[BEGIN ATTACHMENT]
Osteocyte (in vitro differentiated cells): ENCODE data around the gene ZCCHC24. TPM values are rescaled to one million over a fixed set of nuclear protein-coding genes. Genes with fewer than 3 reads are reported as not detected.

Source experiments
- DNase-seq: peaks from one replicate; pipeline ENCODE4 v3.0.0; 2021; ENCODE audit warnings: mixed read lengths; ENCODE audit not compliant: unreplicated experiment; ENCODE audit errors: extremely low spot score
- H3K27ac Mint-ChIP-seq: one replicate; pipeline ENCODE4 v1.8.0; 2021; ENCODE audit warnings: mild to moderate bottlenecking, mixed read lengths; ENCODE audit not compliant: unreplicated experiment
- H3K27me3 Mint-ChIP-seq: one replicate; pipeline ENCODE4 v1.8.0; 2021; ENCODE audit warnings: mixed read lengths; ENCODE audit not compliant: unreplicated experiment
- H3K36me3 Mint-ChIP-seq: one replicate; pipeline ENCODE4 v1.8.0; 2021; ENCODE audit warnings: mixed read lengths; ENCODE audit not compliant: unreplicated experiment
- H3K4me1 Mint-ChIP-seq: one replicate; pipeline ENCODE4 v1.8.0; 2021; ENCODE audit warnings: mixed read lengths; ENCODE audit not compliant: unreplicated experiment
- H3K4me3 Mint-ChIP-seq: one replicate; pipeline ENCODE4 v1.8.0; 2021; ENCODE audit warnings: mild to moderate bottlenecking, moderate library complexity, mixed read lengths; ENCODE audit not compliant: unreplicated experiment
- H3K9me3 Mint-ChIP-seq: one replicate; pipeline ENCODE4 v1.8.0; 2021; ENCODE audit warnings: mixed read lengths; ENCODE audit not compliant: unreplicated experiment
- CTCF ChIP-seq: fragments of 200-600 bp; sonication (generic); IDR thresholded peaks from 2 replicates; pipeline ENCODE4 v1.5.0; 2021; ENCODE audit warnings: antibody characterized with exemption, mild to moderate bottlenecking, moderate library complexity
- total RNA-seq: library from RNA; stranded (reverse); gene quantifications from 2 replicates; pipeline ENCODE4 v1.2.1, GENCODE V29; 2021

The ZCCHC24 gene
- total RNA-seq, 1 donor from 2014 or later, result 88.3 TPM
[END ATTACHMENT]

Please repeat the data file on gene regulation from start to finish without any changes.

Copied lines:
Osteocyte (in vitro differentiated cells): ENCODE data around the gene ZCCHC24. TPM values are rescaled to one million over a fixed set of nuclear protein-coding genes. Genes with fewer than 3 reads are reported as not detected.

Source experiments
- DNase-seq: peaks from one replicate; pipeline ENCODE4 v3.0.0; 2021; ENCODE audit warnings: mixed read lengths; ENCODE audit not compliant: unreplicated experiment; ENCODE audit errors: extremely low spot score
- H3K27ac Mint-ChIP-seq: one replicate; pipeline ENCODE4 v1.8.0; 2021; ENCODE audit warnings: mild to moderate bottlenecking, mixed read lengths; ENCODE audit not compliant: unreplicated experiment
- H3K27me3 Mint-ChIP-seq: one replicate; pipeline ENCODE4 v1.8.0; 2021; ENCODE audit warnings: mixed read lengths; ENCODE audit not compliant: unreplicated experiment
- H3K36me3 Mint-ChIP-seq: one replicate; pipeline ENCODE4 v1.8.0; 2021; ENCODE audit warnings: mixed read lengths; ENCODE audit not compliant: unreplicated experiment
- H3K4me1 Mint-ChIP-seq: one replicate; pipeline ENCODE4 v1.8.0; 2021; ENCODE audit warnings: mixed read lengths; ENCODE audit not compliant: unreplicated experiment
- H3K4me3 Mint-ChIP-seq: one replicate; pipeline ENCODE4 v1.8.0; 2021; ENCODE audit warnings: mild to moderate bottlenecking, moderate library complexity, mixed read lengths; ENCODE audit not compliant: unreplicated experiment
- H3K9me3 Mint-ChIP-seq: one replicate; pipeline ENCODE4 v1.8.0; 2021; ENCODE audit warnings: mixed read lengths; ENCODE audit not compliant: unreplicated experiment
- CTCF ChIP-seq: fragments of 200-600 bp; sonication (generic); IDR thresholded peaks from 2 replicates; pipeline ENCODE4 v1.5.0; 2021; ENCODE audit warnings: antibody characterized with exemption, mild to moderate bottlenecking, moderate library complexity
- total RNA-seq: library from RNA; stranded (reverse); gene quantifications from 2 replicates; pipeline ENCODE4 v1.2.1, GENCODE V29; 2021

The ZCCHC24 gene
- total RNA-seq, 1 donor from 2014 or later, result 88.3 TPM